January 18th is almost upon us, and it is going to be more than a typical Wednesday for many Internet users. While different sites are doing different things tomorrow, they are all abiding by a common theme; protesting SOPA and PIPA, the anti-piracy bills currently winding their way through the House and Senate. Several websites plan to "go dark" and blackout their sites’ pages in favor of a link to information on SOPA and how users can contact their congressmen. Other sites will be protesting the anti-piracy bills in a different way either by displaying links to SOPA informational websites on their home pages or by redirecting traffic to anti-SOPA pages.
Ever since popular social congregation and news site Reddit announced that it would blackout their website in protest, the list of companies and sites joining the protest has continued to grow. The companies and sites who plan to blackout their pages in protest include (in alphabetical order):
- 38 Sudios
- The Cheeseburger Network
- Epic Games
- Red 5 Studios
- Riot Games
- Wikipedia (the English version)
And in infomercial like enthusiasm; wait, there’s more! While Facebook and (especially) Twitter have been reluctant to act and join the protest (despite their entire sites business model depending on user generated content), two big names in the Internet world have decided to throw their weight around and protest. Both Google and Mozilla will be protesting SOPA and PIPA tomorrow by directing users to pages encouraging users to contact their congressmen. Google will be posting a link on their home page to a document stating why they are opposed to the two bills while Mozilla will redirect web traffic from Mozilla.com and Mozilla.org to a call to action page for 12 hours starting at 8 AM (Eastern Standard Time). Further, Mozilla will replace the default Firefox start page with a call to action message atop a blank, black background.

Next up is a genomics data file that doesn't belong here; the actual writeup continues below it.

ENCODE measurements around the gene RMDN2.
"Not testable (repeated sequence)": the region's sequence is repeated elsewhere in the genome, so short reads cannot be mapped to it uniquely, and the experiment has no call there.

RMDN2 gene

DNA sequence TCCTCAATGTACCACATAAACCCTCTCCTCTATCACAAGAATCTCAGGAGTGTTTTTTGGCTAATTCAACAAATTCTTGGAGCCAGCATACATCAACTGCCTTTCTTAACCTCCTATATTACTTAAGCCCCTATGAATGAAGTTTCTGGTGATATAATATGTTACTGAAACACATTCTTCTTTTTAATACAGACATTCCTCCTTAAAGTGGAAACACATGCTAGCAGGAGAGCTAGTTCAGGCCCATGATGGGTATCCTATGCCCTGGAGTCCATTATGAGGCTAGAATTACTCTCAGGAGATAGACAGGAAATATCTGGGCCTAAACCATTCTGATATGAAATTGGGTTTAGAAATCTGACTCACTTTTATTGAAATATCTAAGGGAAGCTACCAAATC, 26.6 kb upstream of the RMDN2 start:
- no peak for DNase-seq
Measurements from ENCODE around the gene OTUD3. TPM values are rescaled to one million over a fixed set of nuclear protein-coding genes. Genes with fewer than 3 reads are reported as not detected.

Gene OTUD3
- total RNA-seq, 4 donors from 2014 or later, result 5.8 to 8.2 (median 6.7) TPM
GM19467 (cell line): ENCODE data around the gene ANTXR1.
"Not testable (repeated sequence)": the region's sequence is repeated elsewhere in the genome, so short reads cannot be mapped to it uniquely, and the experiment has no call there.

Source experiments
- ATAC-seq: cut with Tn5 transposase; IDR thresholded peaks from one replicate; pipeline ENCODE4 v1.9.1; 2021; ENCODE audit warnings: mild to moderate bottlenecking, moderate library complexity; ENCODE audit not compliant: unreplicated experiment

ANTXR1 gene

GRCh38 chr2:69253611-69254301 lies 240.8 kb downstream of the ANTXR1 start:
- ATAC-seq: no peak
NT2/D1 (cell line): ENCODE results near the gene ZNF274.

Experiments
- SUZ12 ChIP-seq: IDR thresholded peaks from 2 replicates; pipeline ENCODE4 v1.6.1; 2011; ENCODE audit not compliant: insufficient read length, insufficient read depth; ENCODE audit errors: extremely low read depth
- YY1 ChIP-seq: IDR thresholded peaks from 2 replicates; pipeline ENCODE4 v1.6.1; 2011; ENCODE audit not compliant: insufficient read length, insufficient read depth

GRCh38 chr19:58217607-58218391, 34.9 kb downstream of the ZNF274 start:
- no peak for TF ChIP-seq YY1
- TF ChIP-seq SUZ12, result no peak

UPDATE: Twit.tv, the host for a number of popular web shows and podcasts will also be joining the protest tomorrow by displaying the site in black and white. Further, OpenSUSE and the Electronic Frontier Foundation (EFF) are also joining the fight with a splash page and a prominent "Stop SOPA" graphical link to more information respectively.
It is unfortunate that Facebook and Twitter have no joined; however, the number of sites that have decided to take action is impressive and will hopefully encourage more people to contact their congressmen and implore them not to pass SOPA or PIPA. You may have noticed that even PC Perspective is joining the protest in our own way, with the ads on the left and right side of the page being replaced by an anti-SOPA graphic. We considered joining the blackout; however, we felt that our audience has likely already voiced their opposition and is aware of SOPA and PIPA. Therefore, we felt it would be more effective to keep the news on the protest rolling in and to keep the site and forums up for users to discuss the issues. SOPA may be stalled; however, it is far from dead and talks in Congress on the bill may resume as soon as next month. Keep the pressure on, and help spread the word about SOPA and PIPA by talking to your friends and family and explaining to them the implications of such a bill passing. Do you really want to be the one to explain to them after SOPA or PIPA passes why they can no longer get their Facebook fix!? (Scary!)